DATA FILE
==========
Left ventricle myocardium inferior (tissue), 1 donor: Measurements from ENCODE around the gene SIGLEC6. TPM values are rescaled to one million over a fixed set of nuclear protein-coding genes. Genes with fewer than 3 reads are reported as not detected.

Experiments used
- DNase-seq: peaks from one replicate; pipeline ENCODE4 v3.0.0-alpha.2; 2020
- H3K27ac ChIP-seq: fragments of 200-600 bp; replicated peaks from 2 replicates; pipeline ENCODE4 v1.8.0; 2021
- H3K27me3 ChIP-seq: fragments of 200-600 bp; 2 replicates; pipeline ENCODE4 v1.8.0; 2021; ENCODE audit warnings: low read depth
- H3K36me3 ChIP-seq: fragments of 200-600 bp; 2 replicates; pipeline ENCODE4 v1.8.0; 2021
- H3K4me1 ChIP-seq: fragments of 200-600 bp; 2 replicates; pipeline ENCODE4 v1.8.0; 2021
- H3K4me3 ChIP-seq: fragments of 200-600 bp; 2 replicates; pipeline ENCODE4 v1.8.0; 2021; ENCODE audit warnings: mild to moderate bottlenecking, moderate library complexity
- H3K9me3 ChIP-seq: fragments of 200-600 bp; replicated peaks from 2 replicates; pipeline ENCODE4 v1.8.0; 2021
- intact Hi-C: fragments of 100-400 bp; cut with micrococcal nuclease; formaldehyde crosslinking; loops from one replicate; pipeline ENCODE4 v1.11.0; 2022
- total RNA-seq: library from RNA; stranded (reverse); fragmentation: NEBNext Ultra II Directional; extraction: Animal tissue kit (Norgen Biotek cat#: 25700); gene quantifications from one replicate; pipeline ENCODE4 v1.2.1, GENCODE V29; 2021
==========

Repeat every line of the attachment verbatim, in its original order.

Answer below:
Left ventricle myocardium inferior (tissue), 1 donor: Measurements from ENCODE around the gene SIGLEC6. TPM values are rescaled to one million over a fixed set of nuclear protein-coding genes. Genes with fewer than 3 reads are reported as not detected.

Experiments used
- DNase-seq: peaks from one replicate; pipeline ENCODE4 v3.0.0-alpha.2; 2020
- H3K27ac ChIP-seq: fragments of 200-600 bp; replicated peaks from 2 replicates; pipeline ENCODE4 v1.8.0; 2021
- H3K27me3 ChIP-seq: fragments of 200-600 bp; 2 replicates; pipeline ENCODE4 v1.8.0; 2021; ENCODE audit warnings: low read depth
- H3K36me3 ChIP-seq: fragments of 200-600 bp; 2 replicates; pipeline ENCODE4 v1.8.0; 2021
- H3K4me1 ChIP-seq: fragments of 200-600 bp; 2 replicates; pipeline ENCODE4 v1.8.0; 2021
- H3K4me3 ChIP-seq: fragments of 200-600 bp; 2 replicates; pipeline ENCODE4 v1.8.0; 2021; ENCODE audit warnings: mild to moderate bottlenecking, moderate library complexity
- H3K9me3 ChIP-seq: fragments of 200-600 bp; replicated peaks from 2 replicates; pipeline ENCODE4 v1.8.0; 2021
- intact Hi-C: fragments of 100-400 bp; cut with micrococcal nuclease; formaldehyde crosslinking; loops from one replicate; pipeline ENCODE4 v1.11.0; 2022
- total RNA-seq: library from RNA; stranded (reverse); fragmentation: NEBNext Ultra II Directional; extraction: Animal tissue kit (Norgen Biotek cat#: 25700); gene quantifications from one replicate; pipeline ENCODE4 v1.2.1, GENCODE V29; 2021